SATO International Pte Ltd (SI), a holding company for SATO Corporation's overseas sales offices, recently announced the launch of printers fitted with an integral RFID module from its U.S.-based partner Alien Technology. Initially, three SATO printers will be fitted with these modules - the high-performance CL408e and CL412e, and the print-and-apply enhanced S-series print engine, the M-8485Se.
"The release of these RFID printers is going to provide an optimum solution for a wide range of users. For the distribution industry, for instance, SATO's CL408e and CL412e printers are known for their sturdy build and impressive throughput speed. The M-8485Se, on the other hand, is a robust print engine designed specifically for the production line where its fast printing speed and high print quality equals no other," said Victor Barczyk, vice president, business development, SATO International.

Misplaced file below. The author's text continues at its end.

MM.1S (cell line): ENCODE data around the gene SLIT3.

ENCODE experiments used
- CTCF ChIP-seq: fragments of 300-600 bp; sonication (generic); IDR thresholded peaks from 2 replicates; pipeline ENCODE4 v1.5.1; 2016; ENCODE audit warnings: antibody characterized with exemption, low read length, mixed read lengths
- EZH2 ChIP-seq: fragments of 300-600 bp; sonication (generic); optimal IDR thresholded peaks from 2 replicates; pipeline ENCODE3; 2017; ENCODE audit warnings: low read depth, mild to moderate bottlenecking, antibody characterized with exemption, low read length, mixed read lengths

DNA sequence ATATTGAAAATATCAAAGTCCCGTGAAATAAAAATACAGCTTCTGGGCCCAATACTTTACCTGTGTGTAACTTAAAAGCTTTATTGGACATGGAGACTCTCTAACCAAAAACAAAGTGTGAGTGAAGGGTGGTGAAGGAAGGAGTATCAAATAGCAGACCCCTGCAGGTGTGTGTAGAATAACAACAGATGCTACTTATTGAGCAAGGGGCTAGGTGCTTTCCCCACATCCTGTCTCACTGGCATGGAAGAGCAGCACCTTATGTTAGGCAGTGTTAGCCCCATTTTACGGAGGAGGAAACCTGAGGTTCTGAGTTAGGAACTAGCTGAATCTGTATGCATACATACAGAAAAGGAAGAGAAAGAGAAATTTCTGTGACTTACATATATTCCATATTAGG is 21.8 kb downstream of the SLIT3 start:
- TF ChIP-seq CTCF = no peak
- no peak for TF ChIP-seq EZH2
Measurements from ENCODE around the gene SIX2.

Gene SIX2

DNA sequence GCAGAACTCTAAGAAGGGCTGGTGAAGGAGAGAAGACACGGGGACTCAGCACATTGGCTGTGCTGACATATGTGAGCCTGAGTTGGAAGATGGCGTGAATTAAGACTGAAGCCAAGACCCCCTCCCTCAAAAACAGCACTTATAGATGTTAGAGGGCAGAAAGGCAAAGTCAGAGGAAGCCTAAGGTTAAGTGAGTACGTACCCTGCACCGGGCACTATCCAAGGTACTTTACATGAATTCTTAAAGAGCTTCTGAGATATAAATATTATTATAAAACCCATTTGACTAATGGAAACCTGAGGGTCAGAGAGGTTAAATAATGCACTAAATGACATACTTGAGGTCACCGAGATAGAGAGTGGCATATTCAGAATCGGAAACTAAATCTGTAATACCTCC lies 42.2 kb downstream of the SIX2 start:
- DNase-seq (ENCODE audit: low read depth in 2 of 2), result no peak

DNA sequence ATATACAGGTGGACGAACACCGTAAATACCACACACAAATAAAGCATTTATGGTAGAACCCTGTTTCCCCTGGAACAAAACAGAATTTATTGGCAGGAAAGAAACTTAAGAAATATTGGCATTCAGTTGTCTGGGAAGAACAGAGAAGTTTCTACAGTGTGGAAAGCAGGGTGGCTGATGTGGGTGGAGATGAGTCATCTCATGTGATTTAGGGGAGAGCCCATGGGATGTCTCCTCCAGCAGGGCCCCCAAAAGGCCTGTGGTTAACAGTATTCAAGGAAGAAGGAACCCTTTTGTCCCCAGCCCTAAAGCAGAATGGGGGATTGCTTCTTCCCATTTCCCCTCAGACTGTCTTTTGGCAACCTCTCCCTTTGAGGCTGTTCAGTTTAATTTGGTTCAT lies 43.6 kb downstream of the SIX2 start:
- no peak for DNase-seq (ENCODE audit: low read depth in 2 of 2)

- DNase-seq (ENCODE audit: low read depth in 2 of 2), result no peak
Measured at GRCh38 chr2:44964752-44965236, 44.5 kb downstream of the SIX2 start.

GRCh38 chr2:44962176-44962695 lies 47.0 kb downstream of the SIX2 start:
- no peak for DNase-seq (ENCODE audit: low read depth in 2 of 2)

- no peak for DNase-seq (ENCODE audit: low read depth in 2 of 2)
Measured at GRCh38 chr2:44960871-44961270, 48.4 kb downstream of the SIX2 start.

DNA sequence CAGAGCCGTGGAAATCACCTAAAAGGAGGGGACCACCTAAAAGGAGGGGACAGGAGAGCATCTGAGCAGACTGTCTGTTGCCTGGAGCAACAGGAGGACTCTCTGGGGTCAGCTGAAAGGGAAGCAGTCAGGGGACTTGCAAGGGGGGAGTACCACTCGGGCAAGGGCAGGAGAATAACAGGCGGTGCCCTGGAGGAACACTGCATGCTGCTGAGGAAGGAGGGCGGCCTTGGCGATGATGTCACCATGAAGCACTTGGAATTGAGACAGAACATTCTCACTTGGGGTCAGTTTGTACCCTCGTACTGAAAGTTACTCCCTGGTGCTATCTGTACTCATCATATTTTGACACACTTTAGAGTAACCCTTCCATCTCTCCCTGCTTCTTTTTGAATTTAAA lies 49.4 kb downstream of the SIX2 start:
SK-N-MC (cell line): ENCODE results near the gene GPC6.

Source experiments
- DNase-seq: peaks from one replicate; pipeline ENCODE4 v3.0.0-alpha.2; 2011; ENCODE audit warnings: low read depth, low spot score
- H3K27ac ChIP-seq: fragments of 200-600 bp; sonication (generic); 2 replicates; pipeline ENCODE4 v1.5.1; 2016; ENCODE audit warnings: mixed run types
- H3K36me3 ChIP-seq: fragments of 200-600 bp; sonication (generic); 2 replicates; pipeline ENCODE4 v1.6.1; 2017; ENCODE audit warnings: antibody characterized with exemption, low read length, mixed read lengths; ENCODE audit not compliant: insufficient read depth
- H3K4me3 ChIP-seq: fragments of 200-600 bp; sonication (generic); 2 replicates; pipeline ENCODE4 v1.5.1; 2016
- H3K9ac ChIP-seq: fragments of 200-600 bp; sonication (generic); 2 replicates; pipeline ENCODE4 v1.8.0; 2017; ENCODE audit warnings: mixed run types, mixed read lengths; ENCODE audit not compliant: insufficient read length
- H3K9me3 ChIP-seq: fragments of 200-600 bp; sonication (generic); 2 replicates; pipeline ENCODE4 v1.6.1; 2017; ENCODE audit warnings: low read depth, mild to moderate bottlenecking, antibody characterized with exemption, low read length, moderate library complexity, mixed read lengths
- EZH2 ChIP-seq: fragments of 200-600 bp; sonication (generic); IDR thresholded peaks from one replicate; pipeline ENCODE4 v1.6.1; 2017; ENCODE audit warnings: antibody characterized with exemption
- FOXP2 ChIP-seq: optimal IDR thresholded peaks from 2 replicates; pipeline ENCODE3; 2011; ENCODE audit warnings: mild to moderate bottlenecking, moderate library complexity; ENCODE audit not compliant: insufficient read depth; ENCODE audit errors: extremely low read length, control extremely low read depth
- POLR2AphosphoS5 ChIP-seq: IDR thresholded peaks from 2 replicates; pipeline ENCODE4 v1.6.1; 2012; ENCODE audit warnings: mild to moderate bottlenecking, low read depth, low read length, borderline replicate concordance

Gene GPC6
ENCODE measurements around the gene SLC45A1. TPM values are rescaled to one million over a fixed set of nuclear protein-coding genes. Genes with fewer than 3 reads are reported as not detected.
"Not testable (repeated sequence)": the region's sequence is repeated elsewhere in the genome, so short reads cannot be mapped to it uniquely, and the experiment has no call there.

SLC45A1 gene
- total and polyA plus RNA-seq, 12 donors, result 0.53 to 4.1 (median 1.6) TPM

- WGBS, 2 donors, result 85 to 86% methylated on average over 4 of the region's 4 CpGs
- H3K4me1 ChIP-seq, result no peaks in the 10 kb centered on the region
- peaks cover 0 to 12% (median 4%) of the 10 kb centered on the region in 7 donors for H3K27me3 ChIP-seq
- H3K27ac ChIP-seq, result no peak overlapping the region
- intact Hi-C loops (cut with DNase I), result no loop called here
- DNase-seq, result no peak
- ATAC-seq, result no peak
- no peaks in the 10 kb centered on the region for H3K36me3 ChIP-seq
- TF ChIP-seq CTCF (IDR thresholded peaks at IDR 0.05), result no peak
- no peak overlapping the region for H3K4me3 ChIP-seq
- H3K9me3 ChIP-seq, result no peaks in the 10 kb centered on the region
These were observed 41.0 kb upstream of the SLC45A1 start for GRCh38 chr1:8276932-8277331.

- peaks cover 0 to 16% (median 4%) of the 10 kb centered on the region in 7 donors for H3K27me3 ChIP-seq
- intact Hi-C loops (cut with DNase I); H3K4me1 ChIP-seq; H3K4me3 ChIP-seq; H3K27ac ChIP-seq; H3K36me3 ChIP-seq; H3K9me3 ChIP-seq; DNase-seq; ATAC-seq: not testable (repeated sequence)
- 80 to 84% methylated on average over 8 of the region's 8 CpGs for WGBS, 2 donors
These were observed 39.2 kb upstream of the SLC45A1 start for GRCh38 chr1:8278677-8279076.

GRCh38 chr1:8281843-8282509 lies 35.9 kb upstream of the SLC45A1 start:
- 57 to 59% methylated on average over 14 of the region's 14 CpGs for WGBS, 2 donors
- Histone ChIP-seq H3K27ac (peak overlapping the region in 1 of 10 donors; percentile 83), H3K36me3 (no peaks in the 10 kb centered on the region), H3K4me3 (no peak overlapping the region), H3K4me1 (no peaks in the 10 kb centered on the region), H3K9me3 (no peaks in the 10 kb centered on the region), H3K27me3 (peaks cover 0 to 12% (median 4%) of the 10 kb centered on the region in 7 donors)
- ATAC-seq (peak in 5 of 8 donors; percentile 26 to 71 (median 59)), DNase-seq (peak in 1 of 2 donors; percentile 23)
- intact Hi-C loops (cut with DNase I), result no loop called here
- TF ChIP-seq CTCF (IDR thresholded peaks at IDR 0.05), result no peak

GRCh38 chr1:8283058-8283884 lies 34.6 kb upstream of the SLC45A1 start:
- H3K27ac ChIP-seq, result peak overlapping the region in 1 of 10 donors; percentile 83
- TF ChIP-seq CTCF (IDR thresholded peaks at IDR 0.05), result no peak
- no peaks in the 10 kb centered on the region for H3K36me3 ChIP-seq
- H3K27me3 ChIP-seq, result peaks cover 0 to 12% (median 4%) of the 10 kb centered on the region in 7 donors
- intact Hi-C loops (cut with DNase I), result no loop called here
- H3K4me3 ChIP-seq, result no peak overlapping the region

"The new incorporated Alien Technology modules allow SATO to provide an even greater choice of printers for our customers, especially those who are considering implementing RFID solutions to their business," added Barczyk.
These new printers can write data onto RFID tags in addition to printing labels and tickets. Defective tags are automatically detected, thereby reducing the possibility of errors down the line. The RFID module adopted by SATO operates at a frequency of 915MHz (UHF), which conforms to the EPC Class 1 standard. Support for more frequencies is being developed in tune with demand and ratification of standards.
SATO has been actively involved in RFID technology, recently introducing the industry's first, complete multi-protocol EPC-compliant RFID solutions service offerings for customer pilots and beta tests. SATO also supports the Uniform Code Council's (UCC) Electronic Product Code (EPC) initiatives and the recent Wal-Mart mandate, requiring its top 100 suppliers to embed RFID tags at the case and pallet level by 2005. The SATO EPC Class 1-compliant RFID printing solution is now running in the Wal-Mart RFID testing and development lab in Bentonville, Arkansas.